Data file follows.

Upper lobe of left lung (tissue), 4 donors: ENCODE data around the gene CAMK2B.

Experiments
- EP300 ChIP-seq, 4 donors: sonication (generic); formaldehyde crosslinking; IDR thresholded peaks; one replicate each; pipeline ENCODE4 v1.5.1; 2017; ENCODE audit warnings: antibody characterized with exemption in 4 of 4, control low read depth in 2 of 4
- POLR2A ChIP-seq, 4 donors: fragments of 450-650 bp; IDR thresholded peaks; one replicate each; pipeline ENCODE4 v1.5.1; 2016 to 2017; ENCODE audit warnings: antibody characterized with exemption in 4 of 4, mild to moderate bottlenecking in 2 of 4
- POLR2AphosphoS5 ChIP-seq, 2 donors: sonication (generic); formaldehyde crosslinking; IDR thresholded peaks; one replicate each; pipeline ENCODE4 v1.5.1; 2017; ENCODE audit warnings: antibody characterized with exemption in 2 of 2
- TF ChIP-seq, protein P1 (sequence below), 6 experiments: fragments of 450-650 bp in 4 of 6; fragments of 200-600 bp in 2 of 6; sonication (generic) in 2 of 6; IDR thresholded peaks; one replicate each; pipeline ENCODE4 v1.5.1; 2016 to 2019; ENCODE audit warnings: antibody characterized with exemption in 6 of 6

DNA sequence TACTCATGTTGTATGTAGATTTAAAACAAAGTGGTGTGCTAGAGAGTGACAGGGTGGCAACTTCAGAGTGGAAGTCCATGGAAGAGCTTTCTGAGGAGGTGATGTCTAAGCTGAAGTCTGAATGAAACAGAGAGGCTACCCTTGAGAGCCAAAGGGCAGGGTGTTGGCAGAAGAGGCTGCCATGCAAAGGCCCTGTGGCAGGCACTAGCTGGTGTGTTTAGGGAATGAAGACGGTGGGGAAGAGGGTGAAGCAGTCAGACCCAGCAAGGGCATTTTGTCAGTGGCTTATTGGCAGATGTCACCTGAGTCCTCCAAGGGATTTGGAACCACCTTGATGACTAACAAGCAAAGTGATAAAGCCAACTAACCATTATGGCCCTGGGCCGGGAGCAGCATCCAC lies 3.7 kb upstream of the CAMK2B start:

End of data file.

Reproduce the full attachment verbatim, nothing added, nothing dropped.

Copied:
Upper lobe of left lung (tissue), 4 donors: ENCODE data around the gene CAMK2B.

Experiments
- EP300 ChIP-seq, 4 donors: sonication (generic); formaldehyde crosslinking; IDR thresholded peaks; one replicate each; pipeline ENCODE4 v1.5.1; 2017; ENCODE audit warnings: antibody characterized with exemption in 4 of 4, control low read depth in 2 of 4
- POLR2A ChIP-seq, 4 donors: fragments of 450-650 bp; IDR thresholded peaks; one replicate each; pipeline ENCODE4 v1.5.1; 2016 to 2017; ENCODE audit warnings: antibody characterized with exemption in 4 of 4, mild to moderate bottlenecking in 2 of 4
- POLR2AphosphoS5 ChIP-seq, 2 donors: sonication (generic); formaldehyde crosslinking; IDR thresholded peaks; one replicate each; pipeline ENCODE4 v1.5.1; 2017; ENCODE audit warnings: antibody characterized with exemption in 2 of 2
- TF ChIP-seq, protein P1 (sequence below), 6 experiments: fragments of 450-650 bp in 4 of 6; fragments of 200-600 bp in 2 of 6; sonication (generic) in 2 of 6; IDR thresholded peaks; one replicate each; pipeline ENCODE4 v1.5.1; 2016 to 2019; ENCODE audit warnings: antibody characterized with exemption in 6 of 6

DNA sequence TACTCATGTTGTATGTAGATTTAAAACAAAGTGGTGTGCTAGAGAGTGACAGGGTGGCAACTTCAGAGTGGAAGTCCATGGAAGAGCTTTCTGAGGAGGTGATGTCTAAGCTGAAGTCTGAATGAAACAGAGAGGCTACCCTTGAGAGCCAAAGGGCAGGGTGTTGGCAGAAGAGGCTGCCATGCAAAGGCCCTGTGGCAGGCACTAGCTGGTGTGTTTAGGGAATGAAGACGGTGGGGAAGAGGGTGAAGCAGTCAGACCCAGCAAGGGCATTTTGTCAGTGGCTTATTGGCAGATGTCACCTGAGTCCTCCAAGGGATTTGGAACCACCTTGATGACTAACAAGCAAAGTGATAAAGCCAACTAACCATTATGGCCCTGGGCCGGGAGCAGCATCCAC lies 3.7 kb upstream of the CAMK2B start: